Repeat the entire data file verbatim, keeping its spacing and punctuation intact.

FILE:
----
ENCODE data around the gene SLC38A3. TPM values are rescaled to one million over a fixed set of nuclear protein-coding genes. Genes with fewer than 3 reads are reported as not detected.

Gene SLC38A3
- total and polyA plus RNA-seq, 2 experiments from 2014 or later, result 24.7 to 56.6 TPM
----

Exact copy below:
ENCODE data around the gene SLC38A3. TPM values are rescaled to one million over a fixed set of nuclear protein-coding genes. Genes with fewer than 3 reads are reported as not detected.

Gene SLC38A3
- total and polyA plus RNA-seq, 2 experiments from 2014 or later, result 24.7 to 56.6 TPM